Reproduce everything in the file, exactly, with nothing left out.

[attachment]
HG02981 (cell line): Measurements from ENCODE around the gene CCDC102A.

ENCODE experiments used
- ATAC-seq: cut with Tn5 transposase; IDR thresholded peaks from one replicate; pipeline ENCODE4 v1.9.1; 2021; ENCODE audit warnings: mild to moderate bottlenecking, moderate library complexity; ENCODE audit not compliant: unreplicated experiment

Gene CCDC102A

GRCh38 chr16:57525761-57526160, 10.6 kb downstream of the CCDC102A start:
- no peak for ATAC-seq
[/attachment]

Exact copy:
HG02981 (cell line): Measurements from ENCODE around the gene CCDC102A.

ENCODE experiments used
- ATAC-seq: cut with Tn5 transposase; IDR thresholded peaks from one replicate; pipeline ENCODE4 v1.9.1; 2021; ENCODE audit warnings: mild to moderate bottlenecking, moderate library complexity; ENCODE audit not compliant: unreplicated experiment

Gene CCDC102A

GRCh38 chr16:57525761-57526160, 10.6 kb downstream of the CCDC102A start:
- no peak for ATAC-seq